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PLoS One. 2008 Jul 30;3(7):e2799. doi: 10.1371/journal.pone.0002799.

Evolutionary patterns in the sequence and structure of transfer RNA: a window into early translation and the genetic code.

Author information

1
Department of Crop Sciences, University of Illinois at Urbana-Champaign, Urbana, Illinois, United States of America.

Abstract

Transfer RNA (tRNA) molecules play vital roles during protein synthesis. Their acceptor arms are aminoacylated with specific amino acid residues while their anticodons delimit codon specificity. The history of these two functions has been generally linked in evolutionary studies of the genetic code. However, these functions could have been differentially recruited as evolutionary signatures were left embedded in tRNA molecules. Here we built phylogenies derived from the sequence and structure of tRNA, we forced taxa into monophyletic groups using constraint analyses, tested competing evolutionary hypotheses, and generated timelines of amino acid charging and codon discovery. Charging of Sec, Tyr, Ser and Leu appeared ancient, while specificities related to Asn, Met, and Arg were derived. The timelines also uncovered an early role of the second and then first codon bases, identified codons for Ala and Pro as the most ancient, and revealed important evolutionary take-overs related to the loss of the long variable arm in tRNA. The lack of correlation between ancestries of amino acid charging and encoding indicated that the separate discoveries of these functions reflected independent histories of recruitment. These histories were probably curbed by co-options and important take-overs during early diversification of the living world.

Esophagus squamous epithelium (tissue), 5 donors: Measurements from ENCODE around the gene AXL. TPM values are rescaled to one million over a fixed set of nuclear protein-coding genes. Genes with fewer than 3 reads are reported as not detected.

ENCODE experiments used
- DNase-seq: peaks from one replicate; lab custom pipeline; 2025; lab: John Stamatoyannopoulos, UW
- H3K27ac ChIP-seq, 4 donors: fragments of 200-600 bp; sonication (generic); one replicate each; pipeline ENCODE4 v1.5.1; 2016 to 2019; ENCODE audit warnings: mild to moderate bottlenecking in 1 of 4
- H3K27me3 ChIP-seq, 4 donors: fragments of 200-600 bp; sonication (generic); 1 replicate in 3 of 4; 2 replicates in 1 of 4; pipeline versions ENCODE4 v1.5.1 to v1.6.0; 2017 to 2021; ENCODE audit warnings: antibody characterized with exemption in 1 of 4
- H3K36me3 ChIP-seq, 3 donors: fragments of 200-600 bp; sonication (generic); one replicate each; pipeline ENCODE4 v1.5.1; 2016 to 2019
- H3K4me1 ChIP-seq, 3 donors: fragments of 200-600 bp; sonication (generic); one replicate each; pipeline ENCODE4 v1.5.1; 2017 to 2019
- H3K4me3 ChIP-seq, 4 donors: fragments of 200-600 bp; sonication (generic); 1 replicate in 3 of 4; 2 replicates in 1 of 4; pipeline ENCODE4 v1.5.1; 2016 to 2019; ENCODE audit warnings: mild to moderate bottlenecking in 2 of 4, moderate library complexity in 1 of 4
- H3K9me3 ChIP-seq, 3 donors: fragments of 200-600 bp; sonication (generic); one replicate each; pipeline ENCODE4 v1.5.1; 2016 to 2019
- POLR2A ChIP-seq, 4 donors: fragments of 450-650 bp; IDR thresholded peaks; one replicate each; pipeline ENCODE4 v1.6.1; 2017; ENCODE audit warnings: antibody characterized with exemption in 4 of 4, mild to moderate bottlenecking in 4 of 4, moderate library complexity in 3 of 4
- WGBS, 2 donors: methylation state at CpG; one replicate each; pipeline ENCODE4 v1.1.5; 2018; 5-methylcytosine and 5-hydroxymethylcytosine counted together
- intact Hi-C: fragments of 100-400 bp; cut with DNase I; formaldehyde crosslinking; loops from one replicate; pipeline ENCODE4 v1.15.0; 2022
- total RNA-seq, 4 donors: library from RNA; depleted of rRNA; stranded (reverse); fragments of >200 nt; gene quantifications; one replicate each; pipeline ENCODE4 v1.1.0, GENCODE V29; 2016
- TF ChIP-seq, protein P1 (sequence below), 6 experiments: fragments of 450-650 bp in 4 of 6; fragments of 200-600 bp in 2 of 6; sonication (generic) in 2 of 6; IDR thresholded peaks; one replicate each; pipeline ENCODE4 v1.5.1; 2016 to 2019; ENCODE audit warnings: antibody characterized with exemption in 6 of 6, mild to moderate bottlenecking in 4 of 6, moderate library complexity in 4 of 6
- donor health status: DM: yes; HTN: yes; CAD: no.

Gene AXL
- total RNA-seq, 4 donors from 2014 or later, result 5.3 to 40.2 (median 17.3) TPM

PMID:
18665254
PMCID:
PMC2474678
DOI:
10.1371/journal.pone.0002799
[Indexed for MEDLINE]
Free PMC Article

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